“Syrians came up to the abyss and looked over the edge and decided not to take the next step,” says a top US expert on Syria, “And that next step would have been very bloody.

“Syrians have a constant reminder of what happened in Iraq, because there are 1 million Iraqi refugees in the country”, the University of Oklahoma’s Joshua Landis told Crikey this morning. “They are very aware of the risk of it happening to them.”

Syria is like Iraq, says Landis, because the regime’s control is so tight and because the ruling Alawi elite has so much to lose. Consequently, power is only likely to change hands if there’s a bloodbath.

However, the past 24 hours in Syria have been relatively quiet, Landis believes, and the democracy protesters have lost momentum.

Only one person was killed in protests yesterday — in the Mediterranean town of Latakia — and anti-Assad protests in Damascus were small and short-lived, says Landis. By contrast, the biggest and noisiest demonstrations in the capital (and some other cities) were in support of President Bashar al-Assad.

“I think there’s been a bit of exaggeration about the success of the opposition protests so far,” says Landis, while accepting that protests in the southern town of Daraa have been a real challenge to the regime.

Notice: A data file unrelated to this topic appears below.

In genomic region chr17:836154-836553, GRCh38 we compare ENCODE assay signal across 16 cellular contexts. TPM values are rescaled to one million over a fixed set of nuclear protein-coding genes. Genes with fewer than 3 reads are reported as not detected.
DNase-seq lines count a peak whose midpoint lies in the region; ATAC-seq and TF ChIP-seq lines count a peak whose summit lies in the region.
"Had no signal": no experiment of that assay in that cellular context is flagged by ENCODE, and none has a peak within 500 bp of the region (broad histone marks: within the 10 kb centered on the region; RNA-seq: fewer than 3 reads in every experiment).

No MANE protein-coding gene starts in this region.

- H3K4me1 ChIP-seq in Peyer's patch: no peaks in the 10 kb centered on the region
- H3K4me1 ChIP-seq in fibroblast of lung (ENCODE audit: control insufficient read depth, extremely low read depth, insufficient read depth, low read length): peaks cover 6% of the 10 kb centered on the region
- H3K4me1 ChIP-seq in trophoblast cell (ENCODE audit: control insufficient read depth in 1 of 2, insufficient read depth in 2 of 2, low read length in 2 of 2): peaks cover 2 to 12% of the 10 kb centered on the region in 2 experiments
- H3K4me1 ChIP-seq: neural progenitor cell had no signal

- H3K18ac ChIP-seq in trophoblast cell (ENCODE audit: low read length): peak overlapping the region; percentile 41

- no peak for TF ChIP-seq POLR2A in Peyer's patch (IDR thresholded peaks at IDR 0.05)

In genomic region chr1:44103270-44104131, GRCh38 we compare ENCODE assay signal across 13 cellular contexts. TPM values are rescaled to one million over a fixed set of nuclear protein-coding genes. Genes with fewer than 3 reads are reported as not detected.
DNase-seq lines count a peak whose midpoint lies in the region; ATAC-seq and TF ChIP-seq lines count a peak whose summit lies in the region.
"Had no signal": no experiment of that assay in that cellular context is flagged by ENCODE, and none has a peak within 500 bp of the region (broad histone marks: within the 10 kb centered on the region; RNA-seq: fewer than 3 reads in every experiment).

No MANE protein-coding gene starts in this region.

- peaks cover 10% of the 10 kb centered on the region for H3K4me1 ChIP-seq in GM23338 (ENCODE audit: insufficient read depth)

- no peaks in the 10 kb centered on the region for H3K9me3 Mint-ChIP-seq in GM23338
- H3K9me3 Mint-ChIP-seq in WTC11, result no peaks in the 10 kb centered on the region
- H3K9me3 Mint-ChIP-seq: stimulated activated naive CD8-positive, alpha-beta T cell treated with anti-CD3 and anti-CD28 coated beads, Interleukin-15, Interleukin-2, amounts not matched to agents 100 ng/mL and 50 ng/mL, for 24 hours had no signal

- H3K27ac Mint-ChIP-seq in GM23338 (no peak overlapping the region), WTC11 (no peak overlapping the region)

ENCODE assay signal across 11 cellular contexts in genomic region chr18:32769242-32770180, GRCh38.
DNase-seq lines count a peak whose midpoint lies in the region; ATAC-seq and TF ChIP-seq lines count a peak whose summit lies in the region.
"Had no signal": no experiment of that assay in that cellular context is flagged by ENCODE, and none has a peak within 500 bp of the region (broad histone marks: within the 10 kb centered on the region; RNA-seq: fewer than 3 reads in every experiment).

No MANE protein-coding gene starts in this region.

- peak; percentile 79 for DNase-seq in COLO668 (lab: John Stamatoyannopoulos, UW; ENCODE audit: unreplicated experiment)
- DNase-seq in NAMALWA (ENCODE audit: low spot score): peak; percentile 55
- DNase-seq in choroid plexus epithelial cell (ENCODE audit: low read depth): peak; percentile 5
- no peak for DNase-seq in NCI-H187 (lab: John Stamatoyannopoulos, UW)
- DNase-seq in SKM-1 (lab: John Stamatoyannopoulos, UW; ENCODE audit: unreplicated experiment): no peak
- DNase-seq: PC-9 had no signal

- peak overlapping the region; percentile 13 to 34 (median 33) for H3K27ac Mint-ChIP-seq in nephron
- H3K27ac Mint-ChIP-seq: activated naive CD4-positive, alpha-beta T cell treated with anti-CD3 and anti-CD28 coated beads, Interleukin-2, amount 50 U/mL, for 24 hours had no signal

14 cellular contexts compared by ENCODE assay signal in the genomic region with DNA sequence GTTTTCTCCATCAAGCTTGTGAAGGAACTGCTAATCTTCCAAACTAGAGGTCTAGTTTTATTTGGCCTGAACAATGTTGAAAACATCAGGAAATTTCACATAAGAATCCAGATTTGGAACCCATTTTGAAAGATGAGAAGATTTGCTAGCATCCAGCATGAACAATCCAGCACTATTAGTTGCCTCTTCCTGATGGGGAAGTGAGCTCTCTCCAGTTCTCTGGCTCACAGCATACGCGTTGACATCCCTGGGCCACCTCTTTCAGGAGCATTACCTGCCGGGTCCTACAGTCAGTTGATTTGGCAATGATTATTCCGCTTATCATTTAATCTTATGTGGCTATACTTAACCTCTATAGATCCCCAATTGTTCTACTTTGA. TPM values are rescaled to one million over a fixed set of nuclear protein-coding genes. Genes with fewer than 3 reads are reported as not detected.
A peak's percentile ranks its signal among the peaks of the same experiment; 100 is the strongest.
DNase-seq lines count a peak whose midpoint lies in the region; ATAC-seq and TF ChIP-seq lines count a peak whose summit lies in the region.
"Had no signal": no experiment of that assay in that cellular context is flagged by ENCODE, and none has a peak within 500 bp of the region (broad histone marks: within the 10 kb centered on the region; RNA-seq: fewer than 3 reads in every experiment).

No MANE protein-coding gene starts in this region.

Dr Matthew Gray, at the ANU’s Centre for Arab and Islamic Studies, agrees the protesters may be losing momentum, but he’s not convinced Assad is safe. “I wonder if I’m biased because I love Syria and I don’t want to see it go pear-shaped, but I think there’s more and more risk of it getting out of control,” said Gray.

“There are some very deep grievances: the government comes from a minority sect [the Alawis are Shi’ite in a largely Sunni country] and there’s a lot of corruption. Also, Bashar Assad is nothing like as powerful or ruthless as his father. So it still looks to me a lot like Tunisia, Libya, Yemen and Egypt.”

However, there’s no way the US is going to get militarily involved whatever happens. And thank God for that.

Over the weekend, the Senate’s Home Security chairman, Joe Lieberman, told Fox News that the US should enforce a Libyan-style no-fly zone if President Assad started turning the guns on his own people — arguably he already has done that. Meanwhile, George Dubya’s former National Security Council head, Steven Hadley, was calling for the US to “send a message to Iran” by toppling Assad.

“No”, was the answer from Secretary of State Hilary Clinton on CBS’s Face the Nation. And why not? Because President Assad is “a reformer”, she said.